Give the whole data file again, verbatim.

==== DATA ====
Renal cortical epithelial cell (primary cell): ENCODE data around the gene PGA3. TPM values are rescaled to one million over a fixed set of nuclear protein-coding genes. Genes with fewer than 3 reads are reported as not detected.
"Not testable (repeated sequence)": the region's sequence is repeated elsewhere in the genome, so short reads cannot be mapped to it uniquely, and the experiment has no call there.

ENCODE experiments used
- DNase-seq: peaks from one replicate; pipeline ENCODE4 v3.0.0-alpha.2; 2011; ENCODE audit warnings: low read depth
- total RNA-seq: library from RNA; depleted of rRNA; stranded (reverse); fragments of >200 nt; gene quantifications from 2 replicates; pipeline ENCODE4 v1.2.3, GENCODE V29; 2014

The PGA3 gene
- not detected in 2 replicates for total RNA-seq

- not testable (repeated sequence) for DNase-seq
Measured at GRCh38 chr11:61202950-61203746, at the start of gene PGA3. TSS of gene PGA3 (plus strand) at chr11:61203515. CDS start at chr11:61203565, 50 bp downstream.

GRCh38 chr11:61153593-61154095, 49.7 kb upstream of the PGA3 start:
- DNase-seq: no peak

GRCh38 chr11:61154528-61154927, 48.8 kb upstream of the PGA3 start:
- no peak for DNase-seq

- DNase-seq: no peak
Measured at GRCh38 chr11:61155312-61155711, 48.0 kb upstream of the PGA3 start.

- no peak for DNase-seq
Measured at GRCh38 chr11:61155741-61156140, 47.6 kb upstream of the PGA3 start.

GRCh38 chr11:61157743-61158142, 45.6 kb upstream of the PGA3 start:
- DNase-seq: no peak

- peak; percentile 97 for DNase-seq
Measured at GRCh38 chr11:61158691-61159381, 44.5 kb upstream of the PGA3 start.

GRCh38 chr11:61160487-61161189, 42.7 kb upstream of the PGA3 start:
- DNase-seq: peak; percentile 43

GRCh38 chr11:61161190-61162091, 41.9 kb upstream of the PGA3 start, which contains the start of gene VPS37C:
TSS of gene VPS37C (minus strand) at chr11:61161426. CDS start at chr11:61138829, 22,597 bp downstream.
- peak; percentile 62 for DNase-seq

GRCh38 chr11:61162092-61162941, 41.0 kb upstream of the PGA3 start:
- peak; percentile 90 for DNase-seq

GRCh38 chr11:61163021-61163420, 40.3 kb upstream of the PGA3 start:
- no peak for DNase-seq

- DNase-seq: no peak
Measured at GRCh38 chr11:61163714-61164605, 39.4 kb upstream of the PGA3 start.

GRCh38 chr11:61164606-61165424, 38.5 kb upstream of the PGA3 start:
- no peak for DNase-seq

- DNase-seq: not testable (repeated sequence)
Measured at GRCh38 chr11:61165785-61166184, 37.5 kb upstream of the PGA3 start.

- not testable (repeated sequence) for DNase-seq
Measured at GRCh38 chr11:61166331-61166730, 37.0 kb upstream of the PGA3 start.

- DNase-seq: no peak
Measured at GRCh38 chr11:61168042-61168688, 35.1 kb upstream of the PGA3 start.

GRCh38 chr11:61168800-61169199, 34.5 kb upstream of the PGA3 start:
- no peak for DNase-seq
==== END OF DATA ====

Renal cortical epithelial cell (primary cell): ENCODE data around the gene PGA3. TPM values are rescaled to one million over a fixed set of nuclear protein-coding genes. Genes with fewer than 3 reads are reported as not detected.
"Not testable (repeated sequence)": the region's sequence is repeated elsewhere in the genome, so short reads cannot be mapped to it uniquely, and the experiment has no call there.

ENCODE experiments used
- DNase-seq: peaks from one replicate; pipeline ENCODE4 v3.0.0-alpha.2; 2011; ENCODE audit warnings: low read depth
- total RNA-seq: library from RNA; depleted of rRNA; stranded (reverse); fragments of >200 nt; gene quantifications from 2 replicates; pipeline ENCODE4 v1.2.3, GENCODE V29; 2014

The PGA3 gene
- not detected in 2 replicates for total RNA-seq

- not testable (repeated sequence) for DNase-seq
Measured at GRCh38 chr11:61202950-61203746, at the start of gene PGA3. TSS of gene PGA3 (plus strand) at chr11:61203515. CDS start at chr11:61203565, 50 bp downstream.

GRCh38 chr11:61153593-61154095, 49.7 kb upstream of the PGA3 start:
- DNase-seq: no peak

GRCh38 chr11:61154528-61154927, 48.8 kb upstream of the PGA3 start:
- no peak for DNase-seq

- DNase-seq: no peak
Measured at GRCh38 chr11:61155312-61155711, 48.0 kb upstream of the PGA3 start.

- no peak for DNase-seq
Measured at GRCh38 chr11:61155741-61156140, 47.6 kb upstream of the PGA3 start.

GRCh38 chr11:61157743-61158142, 45.6 kb upstream of the PGA3 start:
- DNase-seq: no peak

- peak; percentile 97 for DNase-seq
Measured at GRCh38 chr11:61158691-61159381, 44.5 kb upstream of the PGA3 start.

GRCh38 chr11:61160487-61161189, 42.7 kb upstream of the PGA3 start:
- DNase-seq: peak; percentile 43

GRCh38 chr11:61161190-61162091, 41.9 kb upstream of the PGA3 start, which contains the start of gene VPS37C:
TSS of gene VPS37C (minus strand) at chr11:61161426. CDS start at chr11:61138829, 22,597 bp downstream.
- peak; percentile 62 for DNase-seq

GRCh38 chr11:61162092-61162941, 41.0 kb upstream of the PGA3 start:
- peak; percentile 90 for DNase-seq

GRCh38 chr11:61163021-61163420, 40.3 kb upstream of the PGA3 start:
- no peak for DNase-seq

- DNase-seq: no peak
Measured at GRCh38 chr11:61163714-61164605, 39.4 kb upstream of the PGA3 start.

GRCh38 chr11:61164606-61165424, 38.5 kb upstream of the PGA3 start:
- no peak for DNase-seq

- DNase-seq: not testable (repeated sequence)
Measured at GRCh38 chr11:61165785-61166184, 37.5 kb upstream of the PGA3 start.

- not testable (repeated sequence) for DNase-seq
Measured at GRCh38 chr11:61166331-61166730, 37.0 kb upstream of the PGA3 start.

- DNase-seq: no peak
Measured at GRCh38 chr11:61168042-61168688, 35.1 kb upstream of the PGA3 start.

GRCh38 chr11:61168800-61169199, 34.5 kb upstream of the PGA3 start:
- no peak for DNase-seq